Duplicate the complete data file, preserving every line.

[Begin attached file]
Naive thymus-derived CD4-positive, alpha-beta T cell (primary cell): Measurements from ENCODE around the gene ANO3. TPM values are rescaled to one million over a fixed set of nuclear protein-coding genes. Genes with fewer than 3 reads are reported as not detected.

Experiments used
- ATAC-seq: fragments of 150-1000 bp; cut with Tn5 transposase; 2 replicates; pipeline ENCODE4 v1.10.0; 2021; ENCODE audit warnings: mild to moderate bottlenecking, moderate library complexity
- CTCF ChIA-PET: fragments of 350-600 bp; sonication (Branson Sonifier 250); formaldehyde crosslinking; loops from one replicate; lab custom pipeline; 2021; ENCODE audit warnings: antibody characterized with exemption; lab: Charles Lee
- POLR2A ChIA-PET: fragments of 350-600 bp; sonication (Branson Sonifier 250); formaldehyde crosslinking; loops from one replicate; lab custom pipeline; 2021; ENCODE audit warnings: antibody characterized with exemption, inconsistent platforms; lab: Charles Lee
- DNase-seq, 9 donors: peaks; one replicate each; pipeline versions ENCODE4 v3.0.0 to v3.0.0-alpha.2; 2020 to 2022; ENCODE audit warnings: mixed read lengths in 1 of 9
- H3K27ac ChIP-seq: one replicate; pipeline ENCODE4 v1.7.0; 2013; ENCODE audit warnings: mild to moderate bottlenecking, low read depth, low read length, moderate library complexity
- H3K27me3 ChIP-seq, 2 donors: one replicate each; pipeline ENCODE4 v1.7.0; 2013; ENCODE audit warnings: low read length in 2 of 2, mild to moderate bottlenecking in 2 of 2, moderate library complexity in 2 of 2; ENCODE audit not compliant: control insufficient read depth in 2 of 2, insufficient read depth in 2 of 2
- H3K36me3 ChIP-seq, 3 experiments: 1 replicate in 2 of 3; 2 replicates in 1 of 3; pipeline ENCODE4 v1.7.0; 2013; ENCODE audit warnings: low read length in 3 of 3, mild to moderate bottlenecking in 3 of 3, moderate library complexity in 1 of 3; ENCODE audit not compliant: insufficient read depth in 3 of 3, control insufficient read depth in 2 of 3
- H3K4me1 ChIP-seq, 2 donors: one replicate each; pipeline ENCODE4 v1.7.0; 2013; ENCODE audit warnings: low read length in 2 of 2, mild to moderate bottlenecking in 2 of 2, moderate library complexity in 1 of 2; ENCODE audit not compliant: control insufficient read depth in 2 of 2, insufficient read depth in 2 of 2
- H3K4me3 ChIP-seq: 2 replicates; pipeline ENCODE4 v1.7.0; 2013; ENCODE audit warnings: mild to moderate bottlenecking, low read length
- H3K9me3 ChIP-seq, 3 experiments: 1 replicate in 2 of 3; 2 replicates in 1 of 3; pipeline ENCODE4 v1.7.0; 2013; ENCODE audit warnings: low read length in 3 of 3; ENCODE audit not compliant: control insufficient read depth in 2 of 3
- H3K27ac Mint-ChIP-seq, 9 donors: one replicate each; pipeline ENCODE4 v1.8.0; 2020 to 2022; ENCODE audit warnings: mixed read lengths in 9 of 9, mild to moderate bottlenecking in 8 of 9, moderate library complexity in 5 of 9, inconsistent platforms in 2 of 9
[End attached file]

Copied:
Naive thymus-derived CD4-positive, alpha-beta T cell (primary cell): Measurements from ENCODE around the gene ANO3. TPM values are rescaled to one million over a fixed set of nuclear protein-coding genes. Genes with fewer than 3 reads are reported as not detected.

Experiments used
- ATAC-seq: fragments of 150-1000 bp; cut with Tn5 transposase; 2 replicates; pipeline ENCODE4 v1.10.0; 2021; ENCODE audit warnings: mild to moderate bottlenecking, moderate library complexity
- CTCF ChIA-PET: fragments of 350-600 bp; sonication (Branson Sonifier 250); formaldehyde crosslinking; loops from one replicate; lab custom pipeline; 2021; ENCODE audit warnings: antibody characterized with exemption; lab: Charles Lee
- POLR2A ChIA-PET: fragments of 350-600 bp; sonication (Branson Sonifier 250); formaldehyde crosslinking; loops from one replicate; lab custom pipeline; 2021; ENCODE audit warnings: antibody characterized with exemption, inconsistent platforms; lab: Charles Lee
- DNase-seq, 9 donors: peaks; one replicate each; pipeline versions ENCODE4 v3.0.0 to v3.0.0-alpha.2; 2020 to 2022; ENCODE audit warnings: mixed read lengths in 1 of 9
- H3K27ac ChIP-seq: one replicate; pipeline ENCODE4 v1.7.0; 2013; ENCODE audit warnings: mild to moderate bottlenecking, low read depth, low read length, moderate library complexity
- H3K27me3 ChIP-seq, 2 donors: one replicate each; pipeline ENCODE4 v1.7.0; 2013; ENCODE audit warnings: low read length in 2 of 2, mild to moderate bottlenecking in 2 of 2, moderate library complexity in 2 of 2; ENCODE audit not compliant: control insufficient read depth in 2 of 2, insufficient read depth in 2 of 2
- H3K36me3 ChIP-seq, 3 experiments: 1 replicate in 2 of 3; 2 replicates in 1 of 3; pipeline ENCODE4 v1.7.0; 2013; ENCODE audit warnings: low read length in 3 of 3, mild to moderate bottlenecking in 3 of 3, moderate library complexity in 1 of 3; ENCODE audit not compliant: insufficient read depth in 3 of 3, control insufficient read depth in 2 of 3
- H3K4me1 ChIP-seq, 2 donors: one replicate each; pipeline ENCODE4 v1.7.0; 2013; ENCODE audit warnings: low read length in 2 of 2, mild to moderate bottlenecking in 2 of 2, moderate library complexity in 1 of 2; ENCODE audit not compliant: control insufficient read depth in 2 of 2, insufficient read depth in 2 of 2
- H3K4me3 ChIP-seq: 2 replicates; pipeline ENCODE4 v1.7.0; 2013; ENCODE audit warnings: mild to moderate bottlenecking, low read length
- H3K9me3 ChIP-seq, 3 experiments: 1 replicate in 2 of 3; 2 replicates in 1 of 3; pipeline ENCODE4 v1.7.0; 2013; ENCODE audit warnings: low read length in 3 of 3; ENCODE audit not compliant: control insufficient read depth in 2 of 3
- H3K27ac Mint-ChIP-seq, 9 donors: one replicate each; pipeline ENCODE4 v1.8.0; 2020 to 2022; ENCODE audit warnings: mixed read lengths in 9 of 9, mild to moderate bottlenecking in 8 of 9, moderate library complexity in 5 of 9, inconsistent platforms in 2 of 9